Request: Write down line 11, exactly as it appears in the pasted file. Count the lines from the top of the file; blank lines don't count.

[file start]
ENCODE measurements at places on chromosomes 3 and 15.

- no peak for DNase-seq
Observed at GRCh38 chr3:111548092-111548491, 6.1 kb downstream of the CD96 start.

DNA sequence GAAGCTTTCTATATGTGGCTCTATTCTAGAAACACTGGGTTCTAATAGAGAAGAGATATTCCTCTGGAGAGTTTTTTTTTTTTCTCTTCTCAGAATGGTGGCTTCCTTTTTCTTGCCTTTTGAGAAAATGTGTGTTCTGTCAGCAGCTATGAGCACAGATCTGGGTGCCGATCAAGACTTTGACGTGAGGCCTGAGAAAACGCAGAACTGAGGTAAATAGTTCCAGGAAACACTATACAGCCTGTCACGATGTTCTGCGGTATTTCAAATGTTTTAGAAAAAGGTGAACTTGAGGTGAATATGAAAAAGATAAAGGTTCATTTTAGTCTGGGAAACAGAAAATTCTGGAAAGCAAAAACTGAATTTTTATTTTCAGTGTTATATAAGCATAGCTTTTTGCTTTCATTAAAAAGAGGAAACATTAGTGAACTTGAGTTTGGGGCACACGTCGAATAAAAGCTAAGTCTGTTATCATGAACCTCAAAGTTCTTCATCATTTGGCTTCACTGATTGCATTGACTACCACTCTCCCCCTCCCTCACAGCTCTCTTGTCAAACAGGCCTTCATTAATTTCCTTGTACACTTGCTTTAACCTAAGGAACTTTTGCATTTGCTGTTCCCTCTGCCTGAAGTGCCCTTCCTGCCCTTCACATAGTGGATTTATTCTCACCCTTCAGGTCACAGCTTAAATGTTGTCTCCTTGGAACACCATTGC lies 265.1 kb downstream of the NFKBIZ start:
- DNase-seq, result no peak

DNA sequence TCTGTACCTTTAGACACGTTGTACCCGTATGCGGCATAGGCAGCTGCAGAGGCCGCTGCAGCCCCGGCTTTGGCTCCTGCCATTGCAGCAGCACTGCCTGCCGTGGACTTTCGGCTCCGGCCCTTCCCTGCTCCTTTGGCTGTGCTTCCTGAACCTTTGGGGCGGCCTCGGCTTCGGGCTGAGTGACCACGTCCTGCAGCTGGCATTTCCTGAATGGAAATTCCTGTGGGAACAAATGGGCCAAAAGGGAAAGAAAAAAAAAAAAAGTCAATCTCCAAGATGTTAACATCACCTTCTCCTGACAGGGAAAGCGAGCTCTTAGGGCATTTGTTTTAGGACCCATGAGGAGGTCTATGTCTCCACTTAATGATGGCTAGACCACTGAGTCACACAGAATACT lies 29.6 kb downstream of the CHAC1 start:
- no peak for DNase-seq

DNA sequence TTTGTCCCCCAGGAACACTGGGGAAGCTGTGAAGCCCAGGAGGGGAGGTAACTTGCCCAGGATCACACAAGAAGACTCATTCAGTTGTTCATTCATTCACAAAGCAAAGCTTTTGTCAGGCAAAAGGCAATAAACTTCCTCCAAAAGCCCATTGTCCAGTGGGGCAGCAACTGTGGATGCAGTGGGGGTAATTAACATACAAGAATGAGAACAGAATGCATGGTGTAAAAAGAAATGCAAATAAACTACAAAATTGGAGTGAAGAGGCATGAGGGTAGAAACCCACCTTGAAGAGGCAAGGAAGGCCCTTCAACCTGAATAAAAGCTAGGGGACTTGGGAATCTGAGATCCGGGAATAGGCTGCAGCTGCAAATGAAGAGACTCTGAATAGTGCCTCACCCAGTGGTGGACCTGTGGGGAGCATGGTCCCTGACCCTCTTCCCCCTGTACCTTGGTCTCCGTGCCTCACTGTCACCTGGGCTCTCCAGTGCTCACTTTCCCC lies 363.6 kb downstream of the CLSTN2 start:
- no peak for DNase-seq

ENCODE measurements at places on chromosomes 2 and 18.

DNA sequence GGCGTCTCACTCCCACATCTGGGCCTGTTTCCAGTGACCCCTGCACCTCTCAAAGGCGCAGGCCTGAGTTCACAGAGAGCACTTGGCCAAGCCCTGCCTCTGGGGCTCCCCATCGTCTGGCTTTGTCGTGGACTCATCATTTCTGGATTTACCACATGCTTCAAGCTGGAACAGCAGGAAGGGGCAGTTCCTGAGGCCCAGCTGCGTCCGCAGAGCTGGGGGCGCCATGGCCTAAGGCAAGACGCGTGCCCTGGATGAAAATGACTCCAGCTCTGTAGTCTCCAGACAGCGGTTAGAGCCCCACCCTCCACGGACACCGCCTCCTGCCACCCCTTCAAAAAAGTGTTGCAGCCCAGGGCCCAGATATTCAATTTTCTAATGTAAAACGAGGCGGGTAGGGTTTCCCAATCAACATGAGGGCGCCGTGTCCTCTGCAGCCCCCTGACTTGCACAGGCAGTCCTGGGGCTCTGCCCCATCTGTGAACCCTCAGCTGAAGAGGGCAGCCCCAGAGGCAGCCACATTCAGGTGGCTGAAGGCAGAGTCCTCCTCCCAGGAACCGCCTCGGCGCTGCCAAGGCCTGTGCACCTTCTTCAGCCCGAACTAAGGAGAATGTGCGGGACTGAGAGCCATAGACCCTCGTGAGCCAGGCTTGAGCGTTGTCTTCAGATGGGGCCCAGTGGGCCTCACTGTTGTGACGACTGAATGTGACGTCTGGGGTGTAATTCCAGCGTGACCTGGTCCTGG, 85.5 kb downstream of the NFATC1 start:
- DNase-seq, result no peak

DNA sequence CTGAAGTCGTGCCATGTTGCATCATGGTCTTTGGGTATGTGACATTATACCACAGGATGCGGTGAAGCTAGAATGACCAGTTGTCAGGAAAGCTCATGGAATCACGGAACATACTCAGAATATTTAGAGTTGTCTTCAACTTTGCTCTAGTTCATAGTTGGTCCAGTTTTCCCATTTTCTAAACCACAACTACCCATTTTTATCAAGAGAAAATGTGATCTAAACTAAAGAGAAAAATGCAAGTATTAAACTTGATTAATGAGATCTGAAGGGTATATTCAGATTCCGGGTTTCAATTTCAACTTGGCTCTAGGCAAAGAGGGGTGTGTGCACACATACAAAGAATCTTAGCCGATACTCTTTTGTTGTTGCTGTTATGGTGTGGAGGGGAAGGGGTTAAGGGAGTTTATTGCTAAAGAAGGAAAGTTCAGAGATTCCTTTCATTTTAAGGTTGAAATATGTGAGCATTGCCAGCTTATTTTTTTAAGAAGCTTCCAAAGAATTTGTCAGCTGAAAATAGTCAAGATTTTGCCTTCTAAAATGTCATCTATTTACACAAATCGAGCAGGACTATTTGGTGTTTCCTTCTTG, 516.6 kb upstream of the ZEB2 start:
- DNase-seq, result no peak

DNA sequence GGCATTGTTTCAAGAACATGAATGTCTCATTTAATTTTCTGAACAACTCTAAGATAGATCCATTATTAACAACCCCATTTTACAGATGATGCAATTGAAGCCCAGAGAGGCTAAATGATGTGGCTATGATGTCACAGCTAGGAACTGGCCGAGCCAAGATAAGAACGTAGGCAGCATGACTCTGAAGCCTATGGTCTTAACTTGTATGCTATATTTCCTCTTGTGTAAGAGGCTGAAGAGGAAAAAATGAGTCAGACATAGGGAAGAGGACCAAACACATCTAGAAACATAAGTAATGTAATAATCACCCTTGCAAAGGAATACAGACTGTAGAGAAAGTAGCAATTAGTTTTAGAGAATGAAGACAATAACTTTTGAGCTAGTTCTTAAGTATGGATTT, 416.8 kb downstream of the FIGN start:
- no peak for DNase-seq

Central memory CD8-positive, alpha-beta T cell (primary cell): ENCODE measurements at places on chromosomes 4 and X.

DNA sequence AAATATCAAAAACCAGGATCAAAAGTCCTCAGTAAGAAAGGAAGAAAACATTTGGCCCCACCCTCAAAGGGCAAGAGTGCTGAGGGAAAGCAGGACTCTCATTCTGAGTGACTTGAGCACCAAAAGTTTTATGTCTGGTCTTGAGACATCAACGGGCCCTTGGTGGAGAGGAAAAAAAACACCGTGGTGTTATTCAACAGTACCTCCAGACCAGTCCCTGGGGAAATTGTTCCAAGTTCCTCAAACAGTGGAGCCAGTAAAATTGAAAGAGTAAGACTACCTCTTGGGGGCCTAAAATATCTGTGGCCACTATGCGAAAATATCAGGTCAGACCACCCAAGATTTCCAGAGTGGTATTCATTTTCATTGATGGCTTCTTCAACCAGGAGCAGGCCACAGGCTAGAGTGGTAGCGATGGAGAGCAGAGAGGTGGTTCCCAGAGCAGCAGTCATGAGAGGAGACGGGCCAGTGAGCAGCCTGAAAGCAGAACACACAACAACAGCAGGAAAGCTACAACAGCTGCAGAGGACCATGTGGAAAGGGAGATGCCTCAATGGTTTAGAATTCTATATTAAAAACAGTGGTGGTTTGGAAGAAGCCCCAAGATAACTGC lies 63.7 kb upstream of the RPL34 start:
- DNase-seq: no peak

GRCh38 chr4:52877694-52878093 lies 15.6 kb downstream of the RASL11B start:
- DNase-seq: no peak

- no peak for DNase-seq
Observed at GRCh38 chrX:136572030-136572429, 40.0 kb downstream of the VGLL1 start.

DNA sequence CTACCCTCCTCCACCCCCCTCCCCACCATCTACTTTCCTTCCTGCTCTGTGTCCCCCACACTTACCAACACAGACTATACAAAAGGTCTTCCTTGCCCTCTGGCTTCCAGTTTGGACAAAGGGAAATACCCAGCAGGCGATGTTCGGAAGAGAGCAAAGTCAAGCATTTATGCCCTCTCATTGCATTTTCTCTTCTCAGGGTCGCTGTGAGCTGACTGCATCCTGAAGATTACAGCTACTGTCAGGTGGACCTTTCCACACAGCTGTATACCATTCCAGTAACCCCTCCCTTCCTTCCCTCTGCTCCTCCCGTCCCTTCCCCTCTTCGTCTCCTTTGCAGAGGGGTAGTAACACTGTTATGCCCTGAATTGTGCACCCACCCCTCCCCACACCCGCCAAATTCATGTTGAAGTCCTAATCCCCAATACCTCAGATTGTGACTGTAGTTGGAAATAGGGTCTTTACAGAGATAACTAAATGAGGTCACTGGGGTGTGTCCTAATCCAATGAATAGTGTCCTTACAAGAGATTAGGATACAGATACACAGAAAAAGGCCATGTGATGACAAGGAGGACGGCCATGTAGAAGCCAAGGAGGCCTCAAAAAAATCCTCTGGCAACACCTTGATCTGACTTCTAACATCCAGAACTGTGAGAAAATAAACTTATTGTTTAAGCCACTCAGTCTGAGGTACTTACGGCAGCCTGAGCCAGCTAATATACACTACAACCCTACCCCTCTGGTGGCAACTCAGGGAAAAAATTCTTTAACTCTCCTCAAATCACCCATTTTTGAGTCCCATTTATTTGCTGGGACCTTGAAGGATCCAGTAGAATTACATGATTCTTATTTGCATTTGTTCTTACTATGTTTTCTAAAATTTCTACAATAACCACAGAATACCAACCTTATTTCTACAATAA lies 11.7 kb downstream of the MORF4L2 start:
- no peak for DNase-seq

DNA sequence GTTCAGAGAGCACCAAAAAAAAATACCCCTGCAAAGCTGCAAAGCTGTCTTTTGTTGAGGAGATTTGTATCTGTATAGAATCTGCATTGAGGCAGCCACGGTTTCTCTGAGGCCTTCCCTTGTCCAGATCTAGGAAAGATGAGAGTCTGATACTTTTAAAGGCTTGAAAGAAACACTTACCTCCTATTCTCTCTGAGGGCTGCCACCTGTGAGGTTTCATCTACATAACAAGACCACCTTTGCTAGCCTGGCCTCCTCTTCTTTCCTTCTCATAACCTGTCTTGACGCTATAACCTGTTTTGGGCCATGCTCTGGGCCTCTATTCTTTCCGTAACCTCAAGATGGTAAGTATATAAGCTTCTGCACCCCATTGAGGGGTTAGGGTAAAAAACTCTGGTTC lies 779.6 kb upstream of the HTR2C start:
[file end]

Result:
DNA sequence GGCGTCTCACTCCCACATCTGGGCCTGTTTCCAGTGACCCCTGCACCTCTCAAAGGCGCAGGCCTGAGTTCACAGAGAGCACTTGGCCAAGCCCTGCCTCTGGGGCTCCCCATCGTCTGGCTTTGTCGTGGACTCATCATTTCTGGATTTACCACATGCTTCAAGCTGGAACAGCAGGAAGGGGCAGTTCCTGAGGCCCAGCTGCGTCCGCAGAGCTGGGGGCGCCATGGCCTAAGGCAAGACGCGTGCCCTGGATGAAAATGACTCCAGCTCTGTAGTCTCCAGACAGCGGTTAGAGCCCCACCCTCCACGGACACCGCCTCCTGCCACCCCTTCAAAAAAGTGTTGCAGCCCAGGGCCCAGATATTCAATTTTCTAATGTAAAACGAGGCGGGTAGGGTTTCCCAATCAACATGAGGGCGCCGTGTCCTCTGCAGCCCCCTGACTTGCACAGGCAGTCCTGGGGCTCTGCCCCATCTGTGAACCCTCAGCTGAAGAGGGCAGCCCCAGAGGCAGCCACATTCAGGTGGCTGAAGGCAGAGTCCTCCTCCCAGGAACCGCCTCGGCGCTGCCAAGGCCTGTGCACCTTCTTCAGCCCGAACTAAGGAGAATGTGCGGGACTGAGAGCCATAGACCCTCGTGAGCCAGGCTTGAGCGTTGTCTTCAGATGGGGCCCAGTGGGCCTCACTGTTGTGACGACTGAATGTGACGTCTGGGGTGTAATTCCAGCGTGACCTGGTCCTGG, 85.5 kb downstream of the NFATC1 start: